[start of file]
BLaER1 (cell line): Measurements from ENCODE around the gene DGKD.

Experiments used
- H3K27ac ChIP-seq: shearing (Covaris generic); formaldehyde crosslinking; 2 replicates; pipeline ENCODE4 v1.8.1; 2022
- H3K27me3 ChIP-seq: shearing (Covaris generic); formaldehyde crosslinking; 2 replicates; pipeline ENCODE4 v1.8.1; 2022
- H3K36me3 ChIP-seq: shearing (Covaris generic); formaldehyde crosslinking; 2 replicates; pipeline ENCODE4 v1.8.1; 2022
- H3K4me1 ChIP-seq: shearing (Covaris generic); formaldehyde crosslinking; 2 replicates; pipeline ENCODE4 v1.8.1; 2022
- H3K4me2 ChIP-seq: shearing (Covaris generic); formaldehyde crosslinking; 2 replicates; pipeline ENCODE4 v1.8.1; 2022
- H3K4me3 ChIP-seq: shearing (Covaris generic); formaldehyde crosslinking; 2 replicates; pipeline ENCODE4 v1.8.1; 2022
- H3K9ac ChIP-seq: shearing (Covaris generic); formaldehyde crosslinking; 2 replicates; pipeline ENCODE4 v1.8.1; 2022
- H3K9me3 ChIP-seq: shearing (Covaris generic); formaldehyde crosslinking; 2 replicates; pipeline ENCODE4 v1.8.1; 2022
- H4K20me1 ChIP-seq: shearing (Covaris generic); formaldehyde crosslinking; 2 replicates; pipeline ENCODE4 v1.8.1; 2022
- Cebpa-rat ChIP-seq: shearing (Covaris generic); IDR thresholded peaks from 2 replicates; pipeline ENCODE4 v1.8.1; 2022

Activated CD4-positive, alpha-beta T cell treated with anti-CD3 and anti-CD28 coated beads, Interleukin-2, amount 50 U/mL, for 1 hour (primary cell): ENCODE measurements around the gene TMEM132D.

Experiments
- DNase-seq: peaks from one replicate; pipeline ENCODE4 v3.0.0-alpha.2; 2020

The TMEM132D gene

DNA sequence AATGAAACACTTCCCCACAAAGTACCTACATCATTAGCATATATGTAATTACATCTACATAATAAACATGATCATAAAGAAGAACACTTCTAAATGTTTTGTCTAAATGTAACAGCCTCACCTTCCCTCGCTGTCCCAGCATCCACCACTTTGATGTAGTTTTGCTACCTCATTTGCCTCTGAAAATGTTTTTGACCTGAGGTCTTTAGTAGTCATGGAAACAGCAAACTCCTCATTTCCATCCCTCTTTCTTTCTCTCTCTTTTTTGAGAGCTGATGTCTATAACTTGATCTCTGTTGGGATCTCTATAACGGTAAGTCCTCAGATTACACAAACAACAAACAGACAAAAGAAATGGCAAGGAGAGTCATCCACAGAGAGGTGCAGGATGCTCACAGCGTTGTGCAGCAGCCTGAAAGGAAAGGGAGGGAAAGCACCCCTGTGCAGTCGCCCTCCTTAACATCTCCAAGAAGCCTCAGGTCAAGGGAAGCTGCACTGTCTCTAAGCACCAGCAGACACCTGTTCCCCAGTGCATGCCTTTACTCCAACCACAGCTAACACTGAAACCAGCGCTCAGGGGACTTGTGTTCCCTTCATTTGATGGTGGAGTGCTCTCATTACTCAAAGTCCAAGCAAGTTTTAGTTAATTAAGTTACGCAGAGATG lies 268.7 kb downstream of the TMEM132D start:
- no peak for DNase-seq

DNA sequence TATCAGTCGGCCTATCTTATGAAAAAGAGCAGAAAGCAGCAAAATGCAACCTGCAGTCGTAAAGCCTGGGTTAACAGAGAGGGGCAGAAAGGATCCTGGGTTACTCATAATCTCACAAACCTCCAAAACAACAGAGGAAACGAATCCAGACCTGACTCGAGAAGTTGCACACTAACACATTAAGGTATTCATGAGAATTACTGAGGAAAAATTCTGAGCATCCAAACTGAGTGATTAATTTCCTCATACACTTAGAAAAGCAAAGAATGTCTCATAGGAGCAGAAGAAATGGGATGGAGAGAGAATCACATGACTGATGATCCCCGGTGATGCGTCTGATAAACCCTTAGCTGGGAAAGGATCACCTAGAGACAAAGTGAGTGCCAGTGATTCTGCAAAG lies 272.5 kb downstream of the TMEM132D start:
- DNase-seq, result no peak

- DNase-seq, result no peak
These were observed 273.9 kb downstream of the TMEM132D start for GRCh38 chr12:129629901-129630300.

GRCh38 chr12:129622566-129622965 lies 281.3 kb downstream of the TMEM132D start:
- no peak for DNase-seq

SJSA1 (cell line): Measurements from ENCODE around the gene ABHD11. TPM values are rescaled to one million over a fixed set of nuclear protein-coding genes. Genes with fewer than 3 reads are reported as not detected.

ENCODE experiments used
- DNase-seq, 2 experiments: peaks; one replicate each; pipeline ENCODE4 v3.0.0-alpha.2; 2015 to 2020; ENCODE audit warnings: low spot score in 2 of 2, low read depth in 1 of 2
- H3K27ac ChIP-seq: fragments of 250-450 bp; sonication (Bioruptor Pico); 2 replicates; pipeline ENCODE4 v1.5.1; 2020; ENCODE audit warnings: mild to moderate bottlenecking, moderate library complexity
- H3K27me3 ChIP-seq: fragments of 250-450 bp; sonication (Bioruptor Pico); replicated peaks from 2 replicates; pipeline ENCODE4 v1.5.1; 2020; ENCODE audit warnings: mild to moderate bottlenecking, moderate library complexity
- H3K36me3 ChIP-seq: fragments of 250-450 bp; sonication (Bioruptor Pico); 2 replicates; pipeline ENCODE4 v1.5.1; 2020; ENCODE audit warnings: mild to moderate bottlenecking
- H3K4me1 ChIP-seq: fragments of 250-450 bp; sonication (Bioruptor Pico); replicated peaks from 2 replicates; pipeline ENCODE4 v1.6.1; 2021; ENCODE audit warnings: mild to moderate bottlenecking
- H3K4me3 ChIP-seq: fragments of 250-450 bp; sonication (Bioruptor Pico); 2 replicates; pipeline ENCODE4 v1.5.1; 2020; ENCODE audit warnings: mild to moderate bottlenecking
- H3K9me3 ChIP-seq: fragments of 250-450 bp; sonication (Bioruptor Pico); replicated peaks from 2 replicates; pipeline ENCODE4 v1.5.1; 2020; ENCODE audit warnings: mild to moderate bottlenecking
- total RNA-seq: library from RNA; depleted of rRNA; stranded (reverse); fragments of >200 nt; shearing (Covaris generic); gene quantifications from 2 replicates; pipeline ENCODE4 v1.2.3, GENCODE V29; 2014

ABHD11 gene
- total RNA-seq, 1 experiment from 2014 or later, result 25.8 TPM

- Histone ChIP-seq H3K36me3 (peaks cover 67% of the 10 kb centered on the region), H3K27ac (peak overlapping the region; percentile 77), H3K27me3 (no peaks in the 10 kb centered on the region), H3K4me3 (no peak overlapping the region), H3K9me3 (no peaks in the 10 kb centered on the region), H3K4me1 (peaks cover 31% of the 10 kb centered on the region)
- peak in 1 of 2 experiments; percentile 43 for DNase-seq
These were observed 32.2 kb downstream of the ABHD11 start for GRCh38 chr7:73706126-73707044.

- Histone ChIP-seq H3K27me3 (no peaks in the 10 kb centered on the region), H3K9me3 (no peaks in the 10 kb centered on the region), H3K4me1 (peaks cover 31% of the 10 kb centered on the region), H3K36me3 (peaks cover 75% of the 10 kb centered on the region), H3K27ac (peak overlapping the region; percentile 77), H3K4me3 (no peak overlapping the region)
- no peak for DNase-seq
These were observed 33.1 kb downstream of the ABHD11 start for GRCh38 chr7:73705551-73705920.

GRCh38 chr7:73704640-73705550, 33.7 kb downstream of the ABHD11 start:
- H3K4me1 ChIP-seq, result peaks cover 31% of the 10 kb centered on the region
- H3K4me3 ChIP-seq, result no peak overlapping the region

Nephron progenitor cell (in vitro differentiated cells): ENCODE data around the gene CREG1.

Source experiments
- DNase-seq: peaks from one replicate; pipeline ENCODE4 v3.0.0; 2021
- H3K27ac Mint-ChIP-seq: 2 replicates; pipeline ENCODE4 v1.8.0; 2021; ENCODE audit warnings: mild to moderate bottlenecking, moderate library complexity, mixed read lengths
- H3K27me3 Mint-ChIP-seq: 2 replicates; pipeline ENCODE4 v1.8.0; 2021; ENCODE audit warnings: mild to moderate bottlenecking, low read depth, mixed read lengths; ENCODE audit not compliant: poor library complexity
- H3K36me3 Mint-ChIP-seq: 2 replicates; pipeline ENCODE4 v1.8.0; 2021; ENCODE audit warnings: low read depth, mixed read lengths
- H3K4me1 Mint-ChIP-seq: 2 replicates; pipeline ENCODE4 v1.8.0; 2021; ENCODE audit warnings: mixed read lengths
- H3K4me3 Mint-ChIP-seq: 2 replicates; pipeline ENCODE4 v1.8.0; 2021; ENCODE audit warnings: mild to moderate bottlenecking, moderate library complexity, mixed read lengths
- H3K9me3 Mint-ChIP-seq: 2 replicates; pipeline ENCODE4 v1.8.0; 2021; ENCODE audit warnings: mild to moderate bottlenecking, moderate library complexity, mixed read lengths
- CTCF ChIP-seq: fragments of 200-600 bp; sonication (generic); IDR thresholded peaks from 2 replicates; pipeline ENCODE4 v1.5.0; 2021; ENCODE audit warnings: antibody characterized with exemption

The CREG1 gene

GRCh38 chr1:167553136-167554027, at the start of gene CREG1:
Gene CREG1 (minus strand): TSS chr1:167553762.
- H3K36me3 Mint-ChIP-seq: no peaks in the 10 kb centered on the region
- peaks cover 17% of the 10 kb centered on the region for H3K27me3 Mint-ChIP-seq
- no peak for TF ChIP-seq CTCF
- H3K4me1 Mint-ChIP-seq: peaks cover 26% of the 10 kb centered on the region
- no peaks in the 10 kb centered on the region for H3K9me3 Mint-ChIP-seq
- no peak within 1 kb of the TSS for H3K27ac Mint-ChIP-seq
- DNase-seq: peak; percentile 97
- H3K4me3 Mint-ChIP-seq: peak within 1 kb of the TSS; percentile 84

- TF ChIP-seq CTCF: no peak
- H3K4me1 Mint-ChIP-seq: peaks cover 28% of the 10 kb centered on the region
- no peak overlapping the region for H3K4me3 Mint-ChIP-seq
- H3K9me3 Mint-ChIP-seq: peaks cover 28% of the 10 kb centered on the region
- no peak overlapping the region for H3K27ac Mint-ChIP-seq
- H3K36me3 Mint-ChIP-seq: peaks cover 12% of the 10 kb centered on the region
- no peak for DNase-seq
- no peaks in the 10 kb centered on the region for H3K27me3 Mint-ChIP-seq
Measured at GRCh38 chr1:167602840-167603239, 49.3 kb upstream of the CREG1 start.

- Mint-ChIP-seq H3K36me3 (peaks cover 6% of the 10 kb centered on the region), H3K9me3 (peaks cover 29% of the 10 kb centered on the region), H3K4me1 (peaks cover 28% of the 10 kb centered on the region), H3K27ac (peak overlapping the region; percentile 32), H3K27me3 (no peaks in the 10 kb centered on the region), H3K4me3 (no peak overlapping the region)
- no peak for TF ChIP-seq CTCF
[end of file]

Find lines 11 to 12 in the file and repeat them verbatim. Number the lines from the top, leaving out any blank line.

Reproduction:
- H4K20me1 ChIP-seq: shearing (Covaris generic); formaldehyde crosslinking; 2 replicates; pipeline ENCODE4 v1.8.1; 2022
- Cebpa-rat ChIP-seq: shearing (Covaris generic); IDR thresholded peaks from 2 replicates; pipeline ENCODE4 v1.8.1; 2022